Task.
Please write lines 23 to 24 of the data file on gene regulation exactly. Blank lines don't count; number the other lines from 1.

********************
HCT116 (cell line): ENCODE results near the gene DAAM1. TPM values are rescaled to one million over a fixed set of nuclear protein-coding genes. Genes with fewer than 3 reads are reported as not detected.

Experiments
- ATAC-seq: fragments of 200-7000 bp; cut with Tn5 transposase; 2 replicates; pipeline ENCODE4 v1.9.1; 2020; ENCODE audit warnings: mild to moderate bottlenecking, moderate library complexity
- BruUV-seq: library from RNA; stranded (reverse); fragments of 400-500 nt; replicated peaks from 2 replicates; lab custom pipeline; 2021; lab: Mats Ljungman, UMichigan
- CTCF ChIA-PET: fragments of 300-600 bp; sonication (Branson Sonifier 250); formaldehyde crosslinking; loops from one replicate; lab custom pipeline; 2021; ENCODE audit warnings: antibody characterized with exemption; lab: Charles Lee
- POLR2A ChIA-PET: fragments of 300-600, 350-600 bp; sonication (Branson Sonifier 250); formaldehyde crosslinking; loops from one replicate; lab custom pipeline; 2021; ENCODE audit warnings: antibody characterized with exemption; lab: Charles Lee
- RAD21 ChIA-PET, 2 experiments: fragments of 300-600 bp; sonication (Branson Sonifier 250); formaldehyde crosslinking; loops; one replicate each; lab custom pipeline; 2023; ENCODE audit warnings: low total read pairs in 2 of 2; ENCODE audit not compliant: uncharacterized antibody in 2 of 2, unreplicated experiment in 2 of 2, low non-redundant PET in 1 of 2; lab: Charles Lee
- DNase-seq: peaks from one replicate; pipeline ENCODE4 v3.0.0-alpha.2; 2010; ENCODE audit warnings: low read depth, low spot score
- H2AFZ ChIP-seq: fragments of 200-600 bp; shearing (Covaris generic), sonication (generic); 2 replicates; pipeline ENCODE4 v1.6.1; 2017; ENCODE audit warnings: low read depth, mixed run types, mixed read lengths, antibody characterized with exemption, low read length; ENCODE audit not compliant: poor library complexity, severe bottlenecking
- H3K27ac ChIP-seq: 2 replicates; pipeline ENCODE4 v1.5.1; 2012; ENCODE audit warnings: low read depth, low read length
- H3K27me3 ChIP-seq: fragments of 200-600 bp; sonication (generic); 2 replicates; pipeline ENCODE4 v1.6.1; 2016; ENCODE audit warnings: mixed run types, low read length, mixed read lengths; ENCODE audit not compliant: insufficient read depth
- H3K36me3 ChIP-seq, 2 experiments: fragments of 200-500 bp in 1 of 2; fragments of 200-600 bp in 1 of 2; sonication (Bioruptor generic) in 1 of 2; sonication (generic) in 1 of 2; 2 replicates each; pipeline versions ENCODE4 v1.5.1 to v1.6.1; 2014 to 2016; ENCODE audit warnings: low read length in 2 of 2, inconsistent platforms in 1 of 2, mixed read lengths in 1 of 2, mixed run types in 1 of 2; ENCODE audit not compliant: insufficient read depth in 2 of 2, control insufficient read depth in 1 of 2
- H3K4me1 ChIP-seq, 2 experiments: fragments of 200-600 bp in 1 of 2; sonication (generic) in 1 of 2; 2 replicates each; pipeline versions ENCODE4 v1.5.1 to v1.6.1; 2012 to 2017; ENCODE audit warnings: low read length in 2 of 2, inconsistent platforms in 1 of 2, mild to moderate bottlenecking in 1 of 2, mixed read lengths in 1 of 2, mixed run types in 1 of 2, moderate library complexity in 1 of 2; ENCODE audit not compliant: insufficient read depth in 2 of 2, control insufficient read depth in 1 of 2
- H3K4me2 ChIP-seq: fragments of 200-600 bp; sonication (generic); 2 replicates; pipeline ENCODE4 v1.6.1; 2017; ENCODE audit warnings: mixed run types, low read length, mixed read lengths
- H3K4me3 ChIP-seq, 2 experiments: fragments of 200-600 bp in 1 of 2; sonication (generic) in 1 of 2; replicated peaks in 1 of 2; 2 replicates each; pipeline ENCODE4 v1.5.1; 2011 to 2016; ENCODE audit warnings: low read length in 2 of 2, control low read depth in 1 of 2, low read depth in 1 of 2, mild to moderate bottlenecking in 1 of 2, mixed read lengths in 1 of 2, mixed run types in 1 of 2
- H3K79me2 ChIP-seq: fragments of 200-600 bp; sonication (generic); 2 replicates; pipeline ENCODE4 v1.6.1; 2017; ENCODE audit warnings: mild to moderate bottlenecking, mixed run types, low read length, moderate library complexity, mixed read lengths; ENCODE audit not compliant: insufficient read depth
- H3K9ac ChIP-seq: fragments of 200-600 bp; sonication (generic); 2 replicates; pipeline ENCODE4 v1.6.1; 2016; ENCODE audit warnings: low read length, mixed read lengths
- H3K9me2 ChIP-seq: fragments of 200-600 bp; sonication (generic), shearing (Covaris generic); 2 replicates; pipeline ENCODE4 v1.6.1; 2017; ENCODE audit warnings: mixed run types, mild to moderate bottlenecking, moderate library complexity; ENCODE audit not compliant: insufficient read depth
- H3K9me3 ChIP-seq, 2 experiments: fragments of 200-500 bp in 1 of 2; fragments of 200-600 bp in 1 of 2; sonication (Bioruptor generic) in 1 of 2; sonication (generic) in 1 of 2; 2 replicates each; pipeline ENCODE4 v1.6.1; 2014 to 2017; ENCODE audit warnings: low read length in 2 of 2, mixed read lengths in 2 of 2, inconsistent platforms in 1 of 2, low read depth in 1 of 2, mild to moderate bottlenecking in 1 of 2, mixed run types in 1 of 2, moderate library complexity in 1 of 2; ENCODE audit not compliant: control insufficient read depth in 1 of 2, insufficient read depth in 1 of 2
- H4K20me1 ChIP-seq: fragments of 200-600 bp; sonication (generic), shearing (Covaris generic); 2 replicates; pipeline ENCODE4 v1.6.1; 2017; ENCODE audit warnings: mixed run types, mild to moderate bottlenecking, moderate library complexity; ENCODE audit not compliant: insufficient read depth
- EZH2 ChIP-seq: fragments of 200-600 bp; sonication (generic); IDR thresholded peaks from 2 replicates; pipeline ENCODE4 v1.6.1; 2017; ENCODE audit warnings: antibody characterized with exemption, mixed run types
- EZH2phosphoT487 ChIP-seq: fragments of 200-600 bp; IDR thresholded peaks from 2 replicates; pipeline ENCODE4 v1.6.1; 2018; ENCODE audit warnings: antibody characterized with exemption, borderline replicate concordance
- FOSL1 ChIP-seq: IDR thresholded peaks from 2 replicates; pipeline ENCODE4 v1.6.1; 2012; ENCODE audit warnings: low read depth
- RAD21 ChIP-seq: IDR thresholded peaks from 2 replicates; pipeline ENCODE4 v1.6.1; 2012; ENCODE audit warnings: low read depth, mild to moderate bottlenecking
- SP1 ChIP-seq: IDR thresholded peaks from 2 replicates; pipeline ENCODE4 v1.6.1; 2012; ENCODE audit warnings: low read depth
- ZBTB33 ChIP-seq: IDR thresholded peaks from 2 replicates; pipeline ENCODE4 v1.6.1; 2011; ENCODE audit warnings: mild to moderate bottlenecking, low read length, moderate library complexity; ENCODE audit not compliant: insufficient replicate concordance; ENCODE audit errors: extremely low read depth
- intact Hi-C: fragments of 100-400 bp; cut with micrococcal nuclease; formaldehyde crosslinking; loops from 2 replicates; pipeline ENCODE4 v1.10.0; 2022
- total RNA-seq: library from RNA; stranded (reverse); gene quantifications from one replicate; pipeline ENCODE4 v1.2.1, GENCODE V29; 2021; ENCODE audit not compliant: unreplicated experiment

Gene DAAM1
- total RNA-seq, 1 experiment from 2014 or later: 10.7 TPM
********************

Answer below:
- FOSL1 ChIP-seq: IDR thresholded peaks from 2 replicates; pipeline ENCODE4 v1.6.1; 2012; ENCODE audit warnings: low read depth
- RAD21 ChIP-seq: IDR thresholded peaks from 2 replicates; pipeline ENCODE4 v1.6.1; 2012; ENCODE audit warnings: low read depth, mild to moderate bottlenecking